A gLAWcal comment on Marco Fasciglione "Enforcing the State Duty to Protect Under the UN Guiding Principles on Business and Human Rights: Strasbourg Views"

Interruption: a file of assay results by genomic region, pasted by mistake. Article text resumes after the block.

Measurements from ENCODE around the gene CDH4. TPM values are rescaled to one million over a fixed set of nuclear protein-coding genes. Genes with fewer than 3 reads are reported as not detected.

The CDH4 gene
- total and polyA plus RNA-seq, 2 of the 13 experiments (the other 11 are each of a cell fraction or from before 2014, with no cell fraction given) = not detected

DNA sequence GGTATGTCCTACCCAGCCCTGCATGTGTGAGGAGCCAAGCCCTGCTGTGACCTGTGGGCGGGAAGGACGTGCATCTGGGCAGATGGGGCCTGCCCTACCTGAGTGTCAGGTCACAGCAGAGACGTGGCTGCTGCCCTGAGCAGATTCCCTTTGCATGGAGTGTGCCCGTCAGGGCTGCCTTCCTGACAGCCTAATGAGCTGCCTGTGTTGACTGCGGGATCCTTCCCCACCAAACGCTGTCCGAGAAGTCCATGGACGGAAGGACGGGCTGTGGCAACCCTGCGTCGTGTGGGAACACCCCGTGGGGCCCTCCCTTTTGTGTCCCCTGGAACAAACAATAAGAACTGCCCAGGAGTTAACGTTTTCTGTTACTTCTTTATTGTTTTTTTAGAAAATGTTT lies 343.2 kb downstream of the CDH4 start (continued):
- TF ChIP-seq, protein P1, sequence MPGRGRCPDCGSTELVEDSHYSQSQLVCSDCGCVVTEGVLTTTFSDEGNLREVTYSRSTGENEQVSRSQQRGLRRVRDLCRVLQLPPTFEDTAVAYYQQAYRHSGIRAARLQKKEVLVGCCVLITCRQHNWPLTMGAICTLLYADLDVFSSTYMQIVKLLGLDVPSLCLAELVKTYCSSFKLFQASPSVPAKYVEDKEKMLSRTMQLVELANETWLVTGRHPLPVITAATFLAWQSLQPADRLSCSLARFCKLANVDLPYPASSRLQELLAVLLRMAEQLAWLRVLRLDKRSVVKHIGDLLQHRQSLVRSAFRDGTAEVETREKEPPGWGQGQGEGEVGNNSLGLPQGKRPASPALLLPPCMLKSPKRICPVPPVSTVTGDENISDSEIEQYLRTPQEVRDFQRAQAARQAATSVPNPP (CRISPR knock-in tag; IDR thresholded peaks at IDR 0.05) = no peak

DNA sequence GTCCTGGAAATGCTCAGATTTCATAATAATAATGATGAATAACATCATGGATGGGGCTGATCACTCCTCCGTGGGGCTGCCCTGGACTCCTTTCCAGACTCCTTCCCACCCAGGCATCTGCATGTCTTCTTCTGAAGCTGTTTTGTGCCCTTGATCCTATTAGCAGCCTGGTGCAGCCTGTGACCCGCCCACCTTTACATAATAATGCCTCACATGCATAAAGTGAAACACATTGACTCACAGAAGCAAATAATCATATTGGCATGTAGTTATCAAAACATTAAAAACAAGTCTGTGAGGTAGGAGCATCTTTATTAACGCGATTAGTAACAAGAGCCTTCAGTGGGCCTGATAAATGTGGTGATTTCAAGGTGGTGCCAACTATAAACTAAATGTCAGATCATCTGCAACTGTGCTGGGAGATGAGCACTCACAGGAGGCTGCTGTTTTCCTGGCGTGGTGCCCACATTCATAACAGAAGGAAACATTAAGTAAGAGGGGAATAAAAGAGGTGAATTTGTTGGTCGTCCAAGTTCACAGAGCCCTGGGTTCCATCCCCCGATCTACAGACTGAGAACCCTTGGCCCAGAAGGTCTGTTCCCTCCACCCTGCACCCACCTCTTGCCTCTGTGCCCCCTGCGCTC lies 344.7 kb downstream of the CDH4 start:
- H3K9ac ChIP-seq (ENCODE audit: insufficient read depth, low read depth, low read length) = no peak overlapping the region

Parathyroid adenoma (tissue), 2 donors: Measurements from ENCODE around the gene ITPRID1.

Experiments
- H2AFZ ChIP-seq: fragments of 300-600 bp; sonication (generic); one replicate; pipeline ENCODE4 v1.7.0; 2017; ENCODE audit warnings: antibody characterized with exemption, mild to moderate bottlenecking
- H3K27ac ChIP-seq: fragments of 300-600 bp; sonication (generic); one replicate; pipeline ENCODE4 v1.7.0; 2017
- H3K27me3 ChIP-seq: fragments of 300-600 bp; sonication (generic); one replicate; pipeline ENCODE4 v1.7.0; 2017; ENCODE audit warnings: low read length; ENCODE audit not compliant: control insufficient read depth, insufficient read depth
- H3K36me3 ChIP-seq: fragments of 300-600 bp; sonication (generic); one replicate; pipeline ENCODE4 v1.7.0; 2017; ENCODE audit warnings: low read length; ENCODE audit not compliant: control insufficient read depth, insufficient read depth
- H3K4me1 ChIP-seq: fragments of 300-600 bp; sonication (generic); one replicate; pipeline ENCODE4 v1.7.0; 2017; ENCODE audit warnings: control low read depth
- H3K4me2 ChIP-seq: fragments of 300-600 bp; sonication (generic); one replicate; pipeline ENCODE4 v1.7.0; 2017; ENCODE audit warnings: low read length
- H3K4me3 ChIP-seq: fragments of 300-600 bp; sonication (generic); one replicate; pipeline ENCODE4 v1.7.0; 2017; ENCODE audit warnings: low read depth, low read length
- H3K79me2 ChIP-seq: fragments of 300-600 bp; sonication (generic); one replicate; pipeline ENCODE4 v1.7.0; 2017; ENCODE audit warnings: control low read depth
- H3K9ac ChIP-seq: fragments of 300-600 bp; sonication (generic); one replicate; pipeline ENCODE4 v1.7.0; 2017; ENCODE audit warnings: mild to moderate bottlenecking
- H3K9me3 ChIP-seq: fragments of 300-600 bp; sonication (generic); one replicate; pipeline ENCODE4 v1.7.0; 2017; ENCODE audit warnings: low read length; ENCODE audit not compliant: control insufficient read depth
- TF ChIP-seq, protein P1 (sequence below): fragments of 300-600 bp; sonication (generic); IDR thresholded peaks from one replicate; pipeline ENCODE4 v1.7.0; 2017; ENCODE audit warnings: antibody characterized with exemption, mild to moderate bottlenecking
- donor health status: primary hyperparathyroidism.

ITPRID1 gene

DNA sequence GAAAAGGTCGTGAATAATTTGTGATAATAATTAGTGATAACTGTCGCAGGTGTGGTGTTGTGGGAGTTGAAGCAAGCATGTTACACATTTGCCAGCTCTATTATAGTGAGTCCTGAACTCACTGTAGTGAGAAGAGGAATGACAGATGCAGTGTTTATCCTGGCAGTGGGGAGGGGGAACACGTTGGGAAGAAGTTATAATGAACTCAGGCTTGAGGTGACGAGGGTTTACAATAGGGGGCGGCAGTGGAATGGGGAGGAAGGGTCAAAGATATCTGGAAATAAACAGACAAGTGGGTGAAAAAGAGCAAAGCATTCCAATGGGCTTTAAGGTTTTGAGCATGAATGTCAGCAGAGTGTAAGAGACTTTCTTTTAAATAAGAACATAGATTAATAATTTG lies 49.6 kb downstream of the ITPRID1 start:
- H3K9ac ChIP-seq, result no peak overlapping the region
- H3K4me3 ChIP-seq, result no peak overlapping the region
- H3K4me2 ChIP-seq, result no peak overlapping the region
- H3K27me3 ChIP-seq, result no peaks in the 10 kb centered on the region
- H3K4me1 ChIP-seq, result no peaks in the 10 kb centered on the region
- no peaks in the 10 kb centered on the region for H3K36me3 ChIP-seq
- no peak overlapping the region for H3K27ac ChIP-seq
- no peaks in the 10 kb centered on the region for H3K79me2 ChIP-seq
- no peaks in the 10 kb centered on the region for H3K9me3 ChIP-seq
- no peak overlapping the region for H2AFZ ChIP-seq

Extraterritorial human rights jurisdiction is only applied in a few situations, such as occupation, operational activities of military, police or security personnel or agents, abduction or rendition by state agents, and offshore detention. However, it is imperative that extraterritorial jurisdiction is applied to business and human rights treaties, specifically the United Nations Guiding Principles (UNGPs), in order to protect employees who may be being abused abroad. The UNGPs are the first globally accepted framework on Business and Human Rights. The UNGPs require states ‘to protect against human rights abuse within their territory and/or jurisdiction.” In the official commentary on this principle, John Ruggie pointed out that ‘states are not generally required under international human rights law to regulate the extraterritorial acitivities of businesses domiciled in their territory and/or jurisdiction.’ However, ‘nor are they generally prohibited from doing so, provided there is a recognized jurisdictional basis.’ He concluded that it is in the states’ best interests to reach out to corporate activities overseas even though they are not formally required to take action in this area. If States desired to take formal action (and they should), Guiding Principle Two proposes two types of extraterritoriality: domestic measures with extraterritorial implications and direct extraterritorial legislation. To date, states have adopted a range of approaches in order to try and offer a remedy to this problem. In regards to domestic measures, some states require companies to include human rights requirements in procurement contracts. Adopting this policy means public money would only be spent on companies that are respectful of human rights, including the rights of people located outside the state’s jurisdiction. Other extraterritorial methods include requirements on “parent” companies to report on the global operations of the entire enterprise; multilateral soft-law instruments such as the Guidelines for Multinational Enterprises of the Organization for Economic Co-operation and Development; and performance standards required by institutions that support overseas investments. Other approaches are aimed directly at extraterritorial enforcement, including criminal regimes that allow for prosecution based on the nationality of the perpetrator no matter where the offense occurs. Additionally, in order to strengthen accountability, States should strengthen reporting requirements. For example, California enacted a bill in 2012, which requires every retail seller and manufacturer doing business in California to eradicate slavery and human trafficking from its direct supply chain for tangible goods offered for sale. University of Delaware conducted a study that has concluded that a large number of companies do not strictly adhere to the law because these companies have not clearly put information on their websites. However, the Act has at least had the effect of raising awareness of the issues and prevents companies from denying the possibility of human rights violations associated with their business altogether. There are strong policy reasons for home States to set out clearly the expectations that businesses protect human right abroad, including ensuring predictability for business enterprises by providing coherent and consistent messages and preserving the State’s own reputation. It is essential for every business’ success to put protecting human rights as a priority and showing transparency in that movement. Thus, extraterritorial jurisdiction should be an essential component of the UNGPs in holding states accountable for business and human rights violations. However, if it is not incorporated, there are other measures states can take, such as direct measures in their own country or extraterritorial legislation.